DISCLAIMER: This article is preliminary research on the part of its author (Paul Strack) and does not necessarily reflect the opinions of the owner of this site. Since the source material is complex and its interpretation can be subjective, multiple conclusions are possible.
Tolkien described the basic Sindarin stress patterns in the The Lord of the Rings Appendix E (LotR/1116), and they are essentially the same as for Quenya (and Latin): stress falls on heavy syllable closest to the end of the word, except (a) it cannot fall on the last syllable of polysyllables and (b) cannot be further back than the third-to-last syllable. A syllable is “light” if has a short vowel and ends in no more than one consonant; it is “heavy” if it has a long vowel, a diphthong or ends in more than one consonant. Thus:
- For disyllabic words, the stress is always on the first syllable, as in Beren [béren].
- For trisyllabic words, the stress is on the second syllable if it is heavy as in Finarfin [finárfin] and otherwise the first syllable as in Celeborn [kéleborn].
- Longer words received the stress on the second-to-last syllable if it is heavy as in Calenardhon [kalenárðon] and third-to-last otherwise as in Edenedair [edénedair].
In these examples the accent ´ marks stress rather than length. Remember that digraphs like th, ch and dh represent a single consonant, and do not by themselves make a syllable heavy. Thus linnathon is pronounced [línnaθon] not **[linnáθon], because th is a single consonant (IPA [θ]) for purposes of pronunciation. However ph between vowels represents long [ff], and thus does make the preceding syllable heavy. Hence Araphin is pronounced [aráffin].
One unusual feature of Sindarin is that an isolated medial m is pronounced as a single [m] but still counts as long for purposes of stress:
In Sindarin … mb became m in all cases, but still counted as a long consonant for purposes of stress (see below), and is thus written mm in cases where otherwise the stress might be in doubt (LotR/1115).
Examples include galadhremmen [galaðrémen] “tree-meshed” and rammas [rámas] “great wall” but not amon [ámon] “hill” where there is no ambiguity for stress. Technically there is never any ambiguity for stress because intervocalic m is always derived from mb or mm, so that Turamarth is pronounced [turámarθ] despite the lack of double mm. This mm is just a hint to English readers of Sindarin about proper stress, in much the same way that umlauted ë is a hint to English readers of Quenya that the e is pronounced rather than silent. Tolkien’s choice of medial m vs. mm in Sindarin words is somewhat arbitrary, possibly for purely aesthetic reasons. See the phonetic entry on how [mm] shortened for further discussion.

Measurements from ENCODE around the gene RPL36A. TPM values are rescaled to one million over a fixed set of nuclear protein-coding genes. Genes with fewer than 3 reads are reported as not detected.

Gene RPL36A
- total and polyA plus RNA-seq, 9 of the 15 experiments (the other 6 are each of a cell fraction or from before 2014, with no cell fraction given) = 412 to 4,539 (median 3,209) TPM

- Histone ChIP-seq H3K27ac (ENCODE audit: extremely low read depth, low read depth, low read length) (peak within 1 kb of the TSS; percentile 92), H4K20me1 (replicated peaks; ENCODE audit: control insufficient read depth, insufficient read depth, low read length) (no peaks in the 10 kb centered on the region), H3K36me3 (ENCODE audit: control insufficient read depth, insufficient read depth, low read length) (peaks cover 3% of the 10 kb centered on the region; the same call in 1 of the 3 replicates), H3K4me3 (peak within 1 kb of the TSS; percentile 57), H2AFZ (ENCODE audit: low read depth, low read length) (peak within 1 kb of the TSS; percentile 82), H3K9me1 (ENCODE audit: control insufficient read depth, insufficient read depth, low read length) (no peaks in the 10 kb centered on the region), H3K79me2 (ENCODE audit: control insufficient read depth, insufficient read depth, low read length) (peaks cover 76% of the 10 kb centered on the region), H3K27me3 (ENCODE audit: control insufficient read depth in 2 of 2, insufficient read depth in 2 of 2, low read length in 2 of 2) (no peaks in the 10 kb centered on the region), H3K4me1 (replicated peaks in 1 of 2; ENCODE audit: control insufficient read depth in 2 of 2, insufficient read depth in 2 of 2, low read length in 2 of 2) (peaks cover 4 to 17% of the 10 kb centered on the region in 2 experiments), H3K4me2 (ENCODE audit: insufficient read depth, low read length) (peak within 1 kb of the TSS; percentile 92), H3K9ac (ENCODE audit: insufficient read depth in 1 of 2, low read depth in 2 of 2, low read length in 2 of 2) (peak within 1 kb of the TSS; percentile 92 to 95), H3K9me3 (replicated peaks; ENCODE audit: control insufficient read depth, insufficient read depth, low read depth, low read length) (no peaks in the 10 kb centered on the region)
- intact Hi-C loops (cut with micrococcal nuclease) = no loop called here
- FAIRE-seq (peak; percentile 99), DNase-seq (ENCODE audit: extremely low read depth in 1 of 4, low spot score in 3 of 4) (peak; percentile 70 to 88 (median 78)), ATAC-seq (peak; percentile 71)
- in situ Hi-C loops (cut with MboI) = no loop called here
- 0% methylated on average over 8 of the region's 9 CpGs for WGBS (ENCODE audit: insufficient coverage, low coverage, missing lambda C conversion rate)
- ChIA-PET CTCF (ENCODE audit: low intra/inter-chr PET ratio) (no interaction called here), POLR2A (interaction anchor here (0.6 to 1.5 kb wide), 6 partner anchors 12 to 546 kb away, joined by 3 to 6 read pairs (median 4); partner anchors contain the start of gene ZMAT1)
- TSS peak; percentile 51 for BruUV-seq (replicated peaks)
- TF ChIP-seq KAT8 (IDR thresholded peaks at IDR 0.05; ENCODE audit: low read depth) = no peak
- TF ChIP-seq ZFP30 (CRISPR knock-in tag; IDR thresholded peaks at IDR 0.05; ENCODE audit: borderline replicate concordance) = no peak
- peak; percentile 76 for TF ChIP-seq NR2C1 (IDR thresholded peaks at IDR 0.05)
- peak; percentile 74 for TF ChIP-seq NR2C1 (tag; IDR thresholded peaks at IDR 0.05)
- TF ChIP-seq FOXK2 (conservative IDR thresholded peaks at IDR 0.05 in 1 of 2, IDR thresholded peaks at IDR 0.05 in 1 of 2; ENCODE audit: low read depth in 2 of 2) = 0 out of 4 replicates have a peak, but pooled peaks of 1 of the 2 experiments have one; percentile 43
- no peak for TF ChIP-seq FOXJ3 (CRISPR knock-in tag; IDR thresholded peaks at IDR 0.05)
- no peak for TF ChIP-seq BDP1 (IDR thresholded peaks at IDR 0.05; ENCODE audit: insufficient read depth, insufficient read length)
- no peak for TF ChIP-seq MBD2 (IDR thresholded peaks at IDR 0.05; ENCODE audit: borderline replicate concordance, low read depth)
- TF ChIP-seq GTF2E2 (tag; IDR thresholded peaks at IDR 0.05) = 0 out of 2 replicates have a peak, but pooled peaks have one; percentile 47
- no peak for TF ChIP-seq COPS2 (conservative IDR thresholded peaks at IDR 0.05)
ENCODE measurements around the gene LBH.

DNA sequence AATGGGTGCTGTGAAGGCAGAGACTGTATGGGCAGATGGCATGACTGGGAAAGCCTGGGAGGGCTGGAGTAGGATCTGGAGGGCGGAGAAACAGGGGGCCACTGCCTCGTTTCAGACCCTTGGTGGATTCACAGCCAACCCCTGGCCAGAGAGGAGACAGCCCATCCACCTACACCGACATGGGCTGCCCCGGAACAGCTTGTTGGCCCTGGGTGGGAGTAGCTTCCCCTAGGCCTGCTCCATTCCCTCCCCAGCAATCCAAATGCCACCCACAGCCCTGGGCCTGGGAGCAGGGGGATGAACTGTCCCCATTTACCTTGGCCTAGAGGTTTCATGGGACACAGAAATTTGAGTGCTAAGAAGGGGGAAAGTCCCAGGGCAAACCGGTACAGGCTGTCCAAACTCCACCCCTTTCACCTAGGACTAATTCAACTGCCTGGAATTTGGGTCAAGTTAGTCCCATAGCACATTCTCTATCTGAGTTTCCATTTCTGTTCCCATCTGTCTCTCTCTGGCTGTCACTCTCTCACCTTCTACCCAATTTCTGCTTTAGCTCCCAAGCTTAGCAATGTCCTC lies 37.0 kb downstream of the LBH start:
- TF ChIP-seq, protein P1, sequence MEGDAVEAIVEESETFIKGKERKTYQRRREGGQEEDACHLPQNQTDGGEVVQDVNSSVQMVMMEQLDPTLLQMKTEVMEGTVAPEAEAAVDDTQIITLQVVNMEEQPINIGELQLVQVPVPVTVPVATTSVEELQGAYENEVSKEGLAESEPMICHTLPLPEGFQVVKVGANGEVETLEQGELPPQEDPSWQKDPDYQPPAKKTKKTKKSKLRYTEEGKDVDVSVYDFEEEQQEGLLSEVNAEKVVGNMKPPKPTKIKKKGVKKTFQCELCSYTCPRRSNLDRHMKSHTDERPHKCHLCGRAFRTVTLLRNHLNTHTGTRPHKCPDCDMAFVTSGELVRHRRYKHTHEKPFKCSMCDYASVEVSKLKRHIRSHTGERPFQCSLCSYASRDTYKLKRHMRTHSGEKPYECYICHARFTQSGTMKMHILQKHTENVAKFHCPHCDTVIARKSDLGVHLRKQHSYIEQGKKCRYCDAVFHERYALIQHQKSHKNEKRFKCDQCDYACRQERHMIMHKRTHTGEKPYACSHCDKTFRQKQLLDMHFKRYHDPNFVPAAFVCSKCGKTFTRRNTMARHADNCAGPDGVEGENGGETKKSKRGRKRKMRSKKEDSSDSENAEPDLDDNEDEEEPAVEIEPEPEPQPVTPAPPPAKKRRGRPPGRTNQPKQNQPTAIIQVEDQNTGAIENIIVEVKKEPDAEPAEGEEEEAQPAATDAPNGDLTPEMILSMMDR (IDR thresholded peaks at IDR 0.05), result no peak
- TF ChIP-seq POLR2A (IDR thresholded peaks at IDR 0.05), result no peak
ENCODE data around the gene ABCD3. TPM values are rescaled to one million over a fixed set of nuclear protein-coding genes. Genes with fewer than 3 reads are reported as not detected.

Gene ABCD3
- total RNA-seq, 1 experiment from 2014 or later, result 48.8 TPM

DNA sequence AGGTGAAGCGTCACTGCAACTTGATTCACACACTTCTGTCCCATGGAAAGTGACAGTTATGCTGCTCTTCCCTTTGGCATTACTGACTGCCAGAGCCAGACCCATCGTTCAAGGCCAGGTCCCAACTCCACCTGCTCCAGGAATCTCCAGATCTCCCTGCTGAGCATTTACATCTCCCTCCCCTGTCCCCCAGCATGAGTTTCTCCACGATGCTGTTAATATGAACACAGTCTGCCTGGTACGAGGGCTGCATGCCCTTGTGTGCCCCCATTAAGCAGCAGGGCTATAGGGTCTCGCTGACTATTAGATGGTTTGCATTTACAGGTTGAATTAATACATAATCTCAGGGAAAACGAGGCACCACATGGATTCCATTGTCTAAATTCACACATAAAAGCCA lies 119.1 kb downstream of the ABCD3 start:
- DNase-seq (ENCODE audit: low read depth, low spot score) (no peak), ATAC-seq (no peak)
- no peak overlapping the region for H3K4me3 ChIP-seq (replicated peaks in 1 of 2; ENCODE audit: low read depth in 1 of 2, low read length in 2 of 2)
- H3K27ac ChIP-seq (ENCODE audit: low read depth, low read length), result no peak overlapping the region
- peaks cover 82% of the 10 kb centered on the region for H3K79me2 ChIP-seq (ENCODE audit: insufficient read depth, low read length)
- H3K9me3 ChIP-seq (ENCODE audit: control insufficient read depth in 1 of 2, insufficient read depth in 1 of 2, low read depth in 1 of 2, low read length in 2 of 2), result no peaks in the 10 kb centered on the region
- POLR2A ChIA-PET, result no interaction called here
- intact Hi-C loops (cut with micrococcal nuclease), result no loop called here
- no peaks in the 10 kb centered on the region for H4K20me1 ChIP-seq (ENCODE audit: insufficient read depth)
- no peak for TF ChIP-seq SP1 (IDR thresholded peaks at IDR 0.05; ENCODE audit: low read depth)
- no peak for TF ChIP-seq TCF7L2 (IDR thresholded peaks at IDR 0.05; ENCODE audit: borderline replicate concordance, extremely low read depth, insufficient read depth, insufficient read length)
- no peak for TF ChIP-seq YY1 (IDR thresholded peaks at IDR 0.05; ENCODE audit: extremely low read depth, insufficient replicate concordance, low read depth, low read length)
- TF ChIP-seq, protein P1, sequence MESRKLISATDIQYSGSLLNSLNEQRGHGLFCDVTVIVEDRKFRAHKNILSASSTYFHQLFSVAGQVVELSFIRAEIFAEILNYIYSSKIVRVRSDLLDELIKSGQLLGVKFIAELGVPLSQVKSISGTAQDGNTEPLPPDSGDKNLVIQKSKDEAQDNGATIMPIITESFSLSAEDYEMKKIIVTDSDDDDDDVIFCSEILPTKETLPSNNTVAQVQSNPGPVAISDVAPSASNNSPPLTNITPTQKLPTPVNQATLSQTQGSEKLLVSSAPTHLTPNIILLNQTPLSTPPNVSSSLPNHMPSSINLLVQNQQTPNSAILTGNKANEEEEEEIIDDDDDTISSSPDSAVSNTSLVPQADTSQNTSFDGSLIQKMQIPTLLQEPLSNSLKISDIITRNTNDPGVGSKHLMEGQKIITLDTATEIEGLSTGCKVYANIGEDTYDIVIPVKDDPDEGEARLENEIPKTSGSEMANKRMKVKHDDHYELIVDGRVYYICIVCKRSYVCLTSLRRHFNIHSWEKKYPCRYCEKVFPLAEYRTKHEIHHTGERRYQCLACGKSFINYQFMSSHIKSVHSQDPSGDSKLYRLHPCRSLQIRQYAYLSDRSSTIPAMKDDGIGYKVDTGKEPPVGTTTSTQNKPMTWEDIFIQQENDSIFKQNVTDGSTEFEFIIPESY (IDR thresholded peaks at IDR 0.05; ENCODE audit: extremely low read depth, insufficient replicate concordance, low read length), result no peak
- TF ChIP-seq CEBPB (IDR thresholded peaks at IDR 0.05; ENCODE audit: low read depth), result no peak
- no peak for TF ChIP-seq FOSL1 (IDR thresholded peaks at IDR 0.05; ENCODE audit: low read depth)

Tolkien never described the patterns of secondary stress for Sindarin, but we have a couple late poems that provide hints. If we assume the poem A Elbereth Gilthoniel is in iambic tetrameter, its pattern of stress is probably:
a Él|berèth | Gilthó|nièl
silív|ren pén|na mī́|rièl
o mén|el ág|lar él|enàth
o gà|ladhrém|min én|noràth
Fanú|ilòs, | le lín|nathòn
nef áe|ar, sī́ | nef áe|aròn
a Él|berèth | Gilthó|nièl
o mé|nel pál|an-dír|ièl
le nál|lon sī́ | di’ngú|ruthòs
a tír|o nín, | Fanú|ilòs
In the above, macron ¯ marks vowel length, acute accent ´ marks primary stress, grave accent ` marks secondary stress, and | marks the iambic feet (low-high syllable pair). The above rendition isn’t perfect, since we have to assume the diphthong ui in Fanuilos is broken into two syllables: Fanú-ilòs. That sort of thing is not unusual for poetry, though, and without splitting the diphthong these lines would be the only ones in the poem containing seven syllables.
Assuming the above metrical analysis is correct, it seems that Sindarin puts secondary stress on alternating syllable before and after the main stress; Welsh does something similar, except the main stress always fall on the second-to-last syllable in Welsh. Given the small sample size and comparative shortness of the example words, other rules are possible (like secondary stress on initial and final syllables removed from the main stress). However, in languages where secondary stress is independent of syllable weight, alternating stressed syllables is the most common pattern.
Another late poem, Lúthien’s Song, also seems to be iambic tetrameter.
ir Í|thil ám|men Ér|uchī̀n
menél|-vīr sī́|la dī́r|ièl
si lóth | a gál|adh lás|to dī́n
a Hī́r | Annū́n | Gilthón|ièl
le lín|non ím | Tinū́v|ièl
The second line of this poem is potentially problematic: menel-vîr síla díriel. If pronounced as two separate words, ménel-vī́r would break the iambic pattern, putting stress on the first and third syllables. Lokyt suggested that this word might instead be pronounced as if it were a compound, with the middle syllable heavy and thus stressed, restoring the iambic pattern: menélvīr. This might even be a general rule, so that pseudo-compounds like palan-diriel would have only one primary stress, and the other stresses would be secondary: pàlandírièl.
Finally, it seems that “minor” monosyllables like prepositions or short adverbs may be unstressed in a sentence. Compare long stressed sí in the first poem to short unstressed si in the second.
Conceptual Development: In the Gnomish Grammar of the 1910s there are some cryptic comments indicating that the rules for stress might have been more complicated in the earliest versions of the language:
Accentual note. Note that all plurals (nom.) accent correctly phonologically on the penult — (poetically a license is granted in case of old words, thus celbin, célebin and celébin all are found), but genitives plural [are] all propenult except the rarer ones in -aion. Thus lépthathon but leptháion, celébion, góldathon, etc. (GG/13).
Without more information, determining the details is impossible.